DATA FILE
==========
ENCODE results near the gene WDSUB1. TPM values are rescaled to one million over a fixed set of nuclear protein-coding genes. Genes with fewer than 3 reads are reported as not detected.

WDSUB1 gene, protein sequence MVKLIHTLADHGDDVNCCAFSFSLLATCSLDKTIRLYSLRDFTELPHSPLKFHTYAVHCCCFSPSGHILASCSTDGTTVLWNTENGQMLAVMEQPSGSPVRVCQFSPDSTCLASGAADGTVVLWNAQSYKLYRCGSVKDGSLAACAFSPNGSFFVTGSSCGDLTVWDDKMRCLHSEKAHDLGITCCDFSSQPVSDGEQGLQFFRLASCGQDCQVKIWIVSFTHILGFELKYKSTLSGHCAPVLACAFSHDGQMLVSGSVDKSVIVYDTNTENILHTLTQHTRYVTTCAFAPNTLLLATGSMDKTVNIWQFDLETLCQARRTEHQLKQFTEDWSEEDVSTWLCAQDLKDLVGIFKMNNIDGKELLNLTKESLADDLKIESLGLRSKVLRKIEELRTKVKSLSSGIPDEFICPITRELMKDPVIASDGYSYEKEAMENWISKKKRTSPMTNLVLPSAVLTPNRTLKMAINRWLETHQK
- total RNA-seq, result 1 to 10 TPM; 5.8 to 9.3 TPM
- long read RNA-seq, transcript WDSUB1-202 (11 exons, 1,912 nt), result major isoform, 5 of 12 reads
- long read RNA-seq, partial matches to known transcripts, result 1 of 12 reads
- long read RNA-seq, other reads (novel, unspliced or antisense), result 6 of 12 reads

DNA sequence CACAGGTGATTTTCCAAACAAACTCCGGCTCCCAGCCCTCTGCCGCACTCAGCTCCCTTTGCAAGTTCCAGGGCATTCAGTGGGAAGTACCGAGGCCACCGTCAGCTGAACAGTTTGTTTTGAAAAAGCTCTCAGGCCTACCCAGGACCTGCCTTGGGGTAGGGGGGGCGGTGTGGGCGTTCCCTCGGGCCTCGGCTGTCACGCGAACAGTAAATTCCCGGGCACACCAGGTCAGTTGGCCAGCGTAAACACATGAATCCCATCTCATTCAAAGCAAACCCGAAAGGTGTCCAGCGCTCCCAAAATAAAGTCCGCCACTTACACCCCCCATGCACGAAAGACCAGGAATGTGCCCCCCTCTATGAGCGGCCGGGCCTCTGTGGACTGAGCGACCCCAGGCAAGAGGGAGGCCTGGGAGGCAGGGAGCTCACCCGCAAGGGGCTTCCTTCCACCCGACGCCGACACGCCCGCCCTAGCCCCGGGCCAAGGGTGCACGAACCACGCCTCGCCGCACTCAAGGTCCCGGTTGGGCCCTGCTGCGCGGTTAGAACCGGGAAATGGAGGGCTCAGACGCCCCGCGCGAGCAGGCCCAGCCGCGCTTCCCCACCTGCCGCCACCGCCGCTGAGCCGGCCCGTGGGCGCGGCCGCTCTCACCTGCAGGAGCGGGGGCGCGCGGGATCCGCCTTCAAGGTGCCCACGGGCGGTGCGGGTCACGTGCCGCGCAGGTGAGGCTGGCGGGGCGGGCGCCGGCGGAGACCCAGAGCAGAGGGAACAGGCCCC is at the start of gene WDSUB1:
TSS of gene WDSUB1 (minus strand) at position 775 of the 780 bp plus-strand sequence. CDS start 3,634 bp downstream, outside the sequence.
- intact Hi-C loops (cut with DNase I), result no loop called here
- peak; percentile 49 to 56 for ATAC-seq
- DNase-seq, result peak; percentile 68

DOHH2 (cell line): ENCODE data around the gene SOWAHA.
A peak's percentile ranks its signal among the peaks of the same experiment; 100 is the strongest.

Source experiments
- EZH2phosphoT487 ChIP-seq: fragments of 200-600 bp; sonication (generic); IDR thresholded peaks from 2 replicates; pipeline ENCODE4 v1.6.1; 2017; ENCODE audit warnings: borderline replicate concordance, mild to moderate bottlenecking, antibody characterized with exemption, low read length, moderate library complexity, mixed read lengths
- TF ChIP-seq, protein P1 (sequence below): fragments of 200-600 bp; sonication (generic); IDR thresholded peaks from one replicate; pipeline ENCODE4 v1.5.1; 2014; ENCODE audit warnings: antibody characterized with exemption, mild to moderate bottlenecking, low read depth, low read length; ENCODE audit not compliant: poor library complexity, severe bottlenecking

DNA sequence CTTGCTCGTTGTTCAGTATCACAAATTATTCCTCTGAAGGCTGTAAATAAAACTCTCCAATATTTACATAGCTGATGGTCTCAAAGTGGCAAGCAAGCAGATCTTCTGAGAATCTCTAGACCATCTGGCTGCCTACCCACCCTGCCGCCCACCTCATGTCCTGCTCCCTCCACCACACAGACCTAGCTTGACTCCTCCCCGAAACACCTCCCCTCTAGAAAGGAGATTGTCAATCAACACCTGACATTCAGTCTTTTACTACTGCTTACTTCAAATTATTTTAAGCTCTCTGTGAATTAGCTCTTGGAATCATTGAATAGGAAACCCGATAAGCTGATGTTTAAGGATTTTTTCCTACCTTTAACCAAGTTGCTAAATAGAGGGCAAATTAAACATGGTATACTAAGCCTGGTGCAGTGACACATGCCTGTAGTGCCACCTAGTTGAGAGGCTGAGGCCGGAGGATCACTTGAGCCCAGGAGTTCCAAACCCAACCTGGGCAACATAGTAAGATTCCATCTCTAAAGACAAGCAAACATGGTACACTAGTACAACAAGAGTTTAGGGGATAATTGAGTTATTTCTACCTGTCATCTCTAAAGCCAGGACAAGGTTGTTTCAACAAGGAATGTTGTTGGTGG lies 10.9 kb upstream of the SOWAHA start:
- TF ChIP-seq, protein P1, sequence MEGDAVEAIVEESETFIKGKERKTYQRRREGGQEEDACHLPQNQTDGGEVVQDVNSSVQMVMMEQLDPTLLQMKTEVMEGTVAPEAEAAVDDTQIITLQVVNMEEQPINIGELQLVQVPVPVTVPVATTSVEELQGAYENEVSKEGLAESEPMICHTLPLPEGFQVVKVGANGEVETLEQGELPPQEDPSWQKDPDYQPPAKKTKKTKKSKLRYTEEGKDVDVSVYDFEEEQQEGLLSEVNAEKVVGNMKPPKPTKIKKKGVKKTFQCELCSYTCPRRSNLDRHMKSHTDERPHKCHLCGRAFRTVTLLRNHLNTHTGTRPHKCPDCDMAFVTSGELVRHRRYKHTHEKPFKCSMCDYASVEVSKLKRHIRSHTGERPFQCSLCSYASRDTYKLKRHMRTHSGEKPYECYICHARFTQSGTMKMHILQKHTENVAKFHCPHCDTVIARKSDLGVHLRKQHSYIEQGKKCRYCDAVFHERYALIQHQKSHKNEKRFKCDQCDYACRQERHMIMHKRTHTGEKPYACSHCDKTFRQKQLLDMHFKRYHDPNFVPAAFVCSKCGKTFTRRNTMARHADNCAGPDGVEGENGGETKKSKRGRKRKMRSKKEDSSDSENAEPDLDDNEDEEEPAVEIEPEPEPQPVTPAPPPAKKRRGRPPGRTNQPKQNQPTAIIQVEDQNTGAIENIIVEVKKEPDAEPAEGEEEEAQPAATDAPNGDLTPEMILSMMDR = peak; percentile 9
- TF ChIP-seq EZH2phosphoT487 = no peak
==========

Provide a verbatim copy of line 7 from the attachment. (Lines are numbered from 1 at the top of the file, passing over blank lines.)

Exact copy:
DNA sequence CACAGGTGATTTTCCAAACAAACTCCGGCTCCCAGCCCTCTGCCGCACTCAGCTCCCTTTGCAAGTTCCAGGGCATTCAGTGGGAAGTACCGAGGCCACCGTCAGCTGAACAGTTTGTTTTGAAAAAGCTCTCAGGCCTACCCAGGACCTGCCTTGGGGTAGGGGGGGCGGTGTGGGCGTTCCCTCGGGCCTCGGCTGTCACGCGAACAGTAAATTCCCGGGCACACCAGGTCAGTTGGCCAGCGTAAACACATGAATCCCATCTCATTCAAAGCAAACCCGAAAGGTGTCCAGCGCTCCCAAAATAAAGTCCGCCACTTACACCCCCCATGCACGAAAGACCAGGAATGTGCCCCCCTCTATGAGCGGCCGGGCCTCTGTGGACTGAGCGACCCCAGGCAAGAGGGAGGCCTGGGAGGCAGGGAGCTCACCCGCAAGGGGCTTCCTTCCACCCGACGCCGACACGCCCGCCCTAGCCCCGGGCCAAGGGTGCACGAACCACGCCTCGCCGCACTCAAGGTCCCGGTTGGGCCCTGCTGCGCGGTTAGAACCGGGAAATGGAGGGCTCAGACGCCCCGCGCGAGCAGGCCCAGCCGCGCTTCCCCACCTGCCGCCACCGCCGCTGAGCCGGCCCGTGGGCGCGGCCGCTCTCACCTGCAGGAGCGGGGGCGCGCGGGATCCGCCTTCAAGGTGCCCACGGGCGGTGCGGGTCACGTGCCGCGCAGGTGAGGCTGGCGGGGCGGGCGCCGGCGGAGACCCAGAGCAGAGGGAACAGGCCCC is at the start of gene WDSUB1: